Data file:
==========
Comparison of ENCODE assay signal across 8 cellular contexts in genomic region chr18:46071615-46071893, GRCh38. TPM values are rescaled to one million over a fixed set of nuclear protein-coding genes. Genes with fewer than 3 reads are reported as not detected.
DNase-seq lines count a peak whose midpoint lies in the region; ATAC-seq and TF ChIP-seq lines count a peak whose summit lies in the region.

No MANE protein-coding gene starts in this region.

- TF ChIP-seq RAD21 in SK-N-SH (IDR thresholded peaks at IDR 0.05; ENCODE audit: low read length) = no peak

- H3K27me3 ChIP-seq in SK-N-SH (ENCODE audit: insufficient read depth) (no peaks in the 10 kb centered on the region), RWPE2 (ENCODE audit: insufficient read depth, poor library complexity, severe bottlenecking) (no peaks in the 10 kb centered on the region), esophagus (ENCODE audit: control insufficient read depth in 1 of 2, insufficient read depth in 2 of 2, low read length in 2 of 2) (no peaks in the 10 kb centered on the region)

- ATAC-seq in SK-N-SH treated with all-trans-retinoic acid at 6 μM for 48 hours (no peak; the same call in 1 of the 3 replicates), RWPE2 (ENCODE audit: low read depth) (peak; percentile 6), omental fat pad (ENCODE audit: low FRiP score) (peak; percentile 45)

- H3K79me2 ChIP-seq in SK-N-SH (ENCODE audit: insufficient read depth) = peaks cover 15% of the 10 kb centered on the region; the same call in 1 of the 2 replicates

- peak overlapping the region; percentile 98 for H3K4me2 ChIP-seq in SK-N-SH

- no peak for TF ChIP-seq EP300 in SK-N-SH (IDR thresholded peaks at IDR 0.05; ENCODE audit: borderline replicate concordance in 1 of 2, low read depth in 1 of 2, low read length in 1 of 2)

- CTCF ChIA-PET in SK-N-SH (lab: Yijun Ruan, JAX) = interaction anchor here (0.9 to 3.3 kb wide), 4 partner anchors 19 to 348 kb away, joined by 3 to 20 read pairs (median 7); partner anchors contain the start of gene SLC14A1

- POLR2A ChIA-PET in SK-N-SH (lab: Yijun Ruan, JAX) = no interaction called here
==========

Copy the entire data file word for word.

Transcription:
Comparison of ENCODE assay signal across 8 cellular contexts in genomic region chr18:46071615-46071893, GRCh38. TPM values are rescaled to one million over a fixed set of nuclear protein-coding genes. Genes with fewer than 3 reads are reported as not detected.
DNase-seq lines count a peak whose midpoint lies in the region; ATAC-seq and TF ChIP-seq lines count a peak whose summit lies in the region.

No MANE protein-coding gene starts in this region.

- TF ChIP-seq RAD21 in SK-N-SH (IDR thresholded peaks at IDR 0.05; ENCODE audit: low read length) = no peak

- H3K27me3 ChIP-seq in SK-N-SH (ENCODE audit: insufficient read depth) (no peaks in the 10 kb centered on the region), RWPE2 (ENCODE audit: insufficient read depth, poor library complexity, severe bottlenecking) (no peaks in the 10 kb centered on the region), esophagus (ENCODE audit: control insufficient read depth in 1 of 2, insufficient read depth in 2 of 2, low read length in 2 of 2) (no peaks in the 10 kb centered on the region)

- ATAC-seq in SK-N-SH treated with all-trans-retinoic acid at 6 μM for 48 hours (no peak; the same call in 1 of the 3 replicates), RWPE2 (ENCODE audit: low read depth) (peak; percentile 6), omental fat pad (ENCODE audit: low FRiP score) (peak; percentile 45)

- H3K79me2 ChIP-seq in SK-N-SH (ENCODE audit: insufficient read depth) = peaks cover 15% of the 10 kb centered on the region; the same call in 1 of the 2 replicates

- peak overlapping the region; percentile 98 for H3K4me2 ChIP-seq in SK-N-SH

- no peak for TF ChIP-seq EP300 in SK-N-SH (IDR thresholded peaks at IDR 0.05; ENCODE audit: borderline replicate concordance in 1 of 2, low read depth in 1 of 2, low read length in 1 of 2)

- CTCF ChIA-PET in SK-N-SH (lab: Yijun Ruan, JAX) = interaction anchor here (0.9 to 3.3 kb wide), 4 partner anchors 19 to 348 kb away, joined by 3 to 20 read pairs (median 7); partner anchors contain the start of gene SLC14A1

- POLR2A ChIA-PET in SK-N-SH (lab: Yijun Ruan, JAX) = no interaction called here